For the people of Sandoy and the rest of the Faroes, Christmas comes early this year, with the end of Sandoy’s relative isolation—on December 21st, the new Sandoy Tunnel (Sandoyartunnilin) will finally open to the public, and for a period, driving through it will be toll free.
The opening of the giant undersea tunnel connecting the islands of Sandoy and Streymoy comes a good 20 years after the inauguration of the Faroe Islands’ first such road tunnel, the Vagar Tunnel (Vágatunnilin), which provided a fixed link between the islands Streymoy and Vágoy.
Two more subsea tunnels were added in 2006 and 2020, respectively—the Northern Tunnel (Norðoyatunnilin), between the islands Borðoy and Eysturoy, and the Eysturoy Tunnel (Eysturoyartunnilin) between the islands Eysturoy and Streymoy.
The Sandoy Tunnel, the Faroes’ fourth subsea tunnel, is also the longest road tunnel in the Faroes to date, stretching as far as 10.8 kilometers between Gamlarætt, Streymoy, and Traðardalur, Sandoy.
No wonder many people are excited over the impressive new piece of infrastructure that makes Sandoy part of the socalled Mainland.
Earlier this year, Hanna á Reynatúgvu, a member of the Municipal Council of Sandur, the largest settlement on Sandoy, told Local.fo that local residents there hope to see a change in the downward population trend.
“With this new tunnel, our island will be fully connected to the Mainland, with Tórshavn just half an hour’s drive from here,” she said. “That is a huge change and will bring many possibilities and options.”
Teitur Samuelsen, CEO of government-held tunnel owner and operator Eystur- og Sandoyartunlar, told broadcaster KvF earlier this month that the Sandoy Tunnel will remain toll free for its first 23 days of operation—that is, until January 12th, 2024.
When the Eysturoy Tunnel opened to the public three years ago, using the tunnel was free of charge until for the first 23 days after its inauguration; hence the new tunnel will be tollfree for just as long, he noted.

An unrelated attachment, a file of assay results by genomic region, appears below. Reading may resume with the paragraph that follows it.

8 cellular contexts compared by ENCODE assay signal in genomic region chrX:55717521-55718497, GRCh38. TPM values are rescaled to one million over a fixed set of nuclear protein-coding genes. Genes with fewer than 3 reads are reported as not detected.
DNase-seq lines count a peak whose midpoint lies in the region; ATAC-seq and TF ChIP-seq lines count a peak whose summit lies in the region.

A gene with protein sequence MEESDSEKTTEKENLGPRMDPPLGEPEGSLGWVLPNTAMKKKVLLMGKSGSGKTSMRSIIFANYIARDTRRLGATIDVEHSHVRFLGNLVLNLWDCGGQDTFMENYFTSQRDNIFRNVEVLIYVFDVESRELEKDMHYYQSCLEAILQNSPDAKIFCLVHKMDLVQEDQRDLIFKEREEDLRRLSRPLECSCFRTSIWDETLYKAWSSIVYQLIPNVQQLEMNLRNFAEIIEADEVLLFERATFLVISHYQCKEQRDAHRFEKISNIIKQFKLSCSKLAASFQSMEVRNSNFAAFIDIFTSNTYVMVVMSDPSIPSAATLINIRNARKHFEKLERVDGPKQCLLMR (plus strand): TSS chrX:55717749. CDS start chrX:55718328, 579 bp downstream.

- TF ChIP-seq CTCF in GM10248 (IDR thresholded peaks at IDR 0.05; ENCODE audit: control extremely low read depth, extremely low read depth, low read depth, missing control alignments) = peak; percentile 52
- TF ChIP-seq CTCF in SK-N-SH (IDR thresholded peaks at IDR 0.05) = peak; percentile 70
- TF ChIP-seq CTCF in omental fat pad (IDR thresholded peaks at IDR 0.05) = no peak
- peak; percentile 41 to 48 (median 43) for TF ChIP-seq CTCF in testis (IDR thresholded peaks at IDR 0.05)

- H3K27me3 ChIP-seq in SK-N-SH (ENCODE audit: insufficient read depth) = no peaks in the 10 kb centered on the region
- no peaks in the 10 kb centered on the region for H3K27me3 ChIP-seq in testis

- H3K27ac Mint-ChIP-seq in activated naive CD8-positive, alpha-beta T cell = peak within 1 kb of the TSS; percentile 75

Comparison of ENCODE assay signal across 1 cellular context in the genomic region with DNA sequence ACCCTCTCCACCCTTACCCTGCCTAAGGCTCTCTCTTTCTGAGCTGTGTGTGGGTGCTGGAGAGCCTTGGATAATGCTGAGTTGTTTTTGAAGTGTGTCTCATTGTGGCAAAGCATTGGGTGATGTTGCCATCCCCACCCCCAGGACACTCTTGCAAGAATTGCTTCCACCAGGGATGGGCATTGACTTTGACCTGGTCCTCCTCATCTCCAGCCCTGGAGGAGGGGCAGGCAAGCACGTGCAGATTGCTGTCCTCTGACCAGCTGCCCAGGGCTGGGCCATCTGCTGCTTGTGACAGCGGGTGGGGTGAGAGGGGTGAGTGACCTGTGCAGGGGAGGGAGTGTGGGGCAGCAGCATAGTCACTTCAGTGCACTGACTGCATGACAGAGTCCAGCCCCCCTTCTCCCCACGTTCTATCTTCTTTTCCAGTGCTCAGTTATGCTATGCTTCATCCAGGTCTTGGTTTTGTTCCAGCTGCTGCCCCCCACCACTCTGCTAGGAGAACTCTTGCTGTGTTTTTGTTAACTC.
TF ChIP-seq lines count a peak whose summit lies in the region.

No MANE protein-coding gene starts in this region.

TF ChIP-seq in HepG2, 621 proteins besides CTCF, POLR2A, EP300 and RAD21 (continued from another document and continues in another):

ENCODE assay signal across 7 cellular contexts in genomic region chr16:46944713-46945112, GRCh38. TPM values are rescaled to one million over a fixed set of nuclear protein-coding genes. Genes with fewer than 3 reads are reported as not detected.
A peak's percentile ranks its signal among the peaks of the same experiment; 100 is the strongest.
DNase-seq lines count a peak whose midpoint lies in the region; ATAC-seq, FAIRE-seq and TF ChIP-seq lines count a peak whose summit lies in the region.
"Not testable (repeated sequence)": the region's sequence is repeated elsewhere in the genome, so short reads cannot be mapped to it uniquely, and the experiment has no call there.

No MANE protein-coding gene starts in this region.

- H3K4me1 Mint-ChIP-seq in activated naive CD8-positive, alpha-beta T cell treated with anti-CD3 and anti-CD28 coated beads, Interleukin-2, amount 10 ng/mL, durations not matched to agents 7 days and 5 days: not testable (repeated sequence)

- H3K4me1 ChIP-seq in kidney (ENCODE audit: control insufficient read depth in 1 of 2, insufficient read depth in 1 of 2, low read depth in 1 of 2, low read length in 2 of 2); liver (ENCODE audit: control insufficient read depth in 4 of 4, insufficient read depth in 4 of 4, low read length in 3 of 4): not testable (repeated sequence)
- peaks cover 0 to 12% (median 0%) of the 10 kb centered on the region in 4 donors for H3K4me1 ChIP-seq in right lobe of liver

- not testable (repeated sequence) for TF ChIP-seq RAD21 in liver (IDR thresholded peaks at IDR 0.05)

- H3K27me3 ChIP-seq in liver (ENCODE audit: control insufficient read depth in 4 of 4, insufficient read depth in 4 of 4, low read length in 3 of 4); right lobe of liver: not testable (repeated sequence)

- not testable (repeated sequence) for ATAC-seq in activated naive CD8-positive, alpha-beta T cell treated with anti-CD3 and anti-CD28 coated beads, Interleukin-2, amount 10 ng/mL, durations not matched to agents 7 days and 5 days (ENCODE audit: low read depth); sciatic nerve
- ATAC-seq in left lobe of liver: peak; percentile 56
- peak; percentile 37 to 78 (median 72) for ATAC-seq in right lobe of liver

The combined cost of building the Eysturoy Tunnel and the Sandoy Tunnel, amounts to approximately 2.6 billion DKK (349 million EUR), according to Eystur- og Sandoyartunlar. The toll rate for using the Sandoy Tunnel will be the same as that for using the Eysturoy Tunnel, we’re told.
With the opening of the Sandoy Tunnel, a new bus route has been established to provide scheduled public transport between Sandoy and Tórshavn, ferry and bus operator SSL announced. On the day of the opening, retiring ferry Teistin—one of the only means of public transport between Sandoy and Streymoy for many years—will be making a few final trips between Gamlarætt and Skopun; from 4 to 6 PM the ship will be open to the public at the port in Skopun to offer people a chance to bid the ferry route a proper goodbye.
A grand opening ceremony in the afternoon of December 21st is slated to take place near the mouth of the tunnel at Traðardalur, Sandoy. According to Visit Sandoy, it will feature keynote speeches alongside several events immediately prior to and after the official opening. The events include a public run through the tunnel as well as a bicycle race plus exhibitions, open houses and more.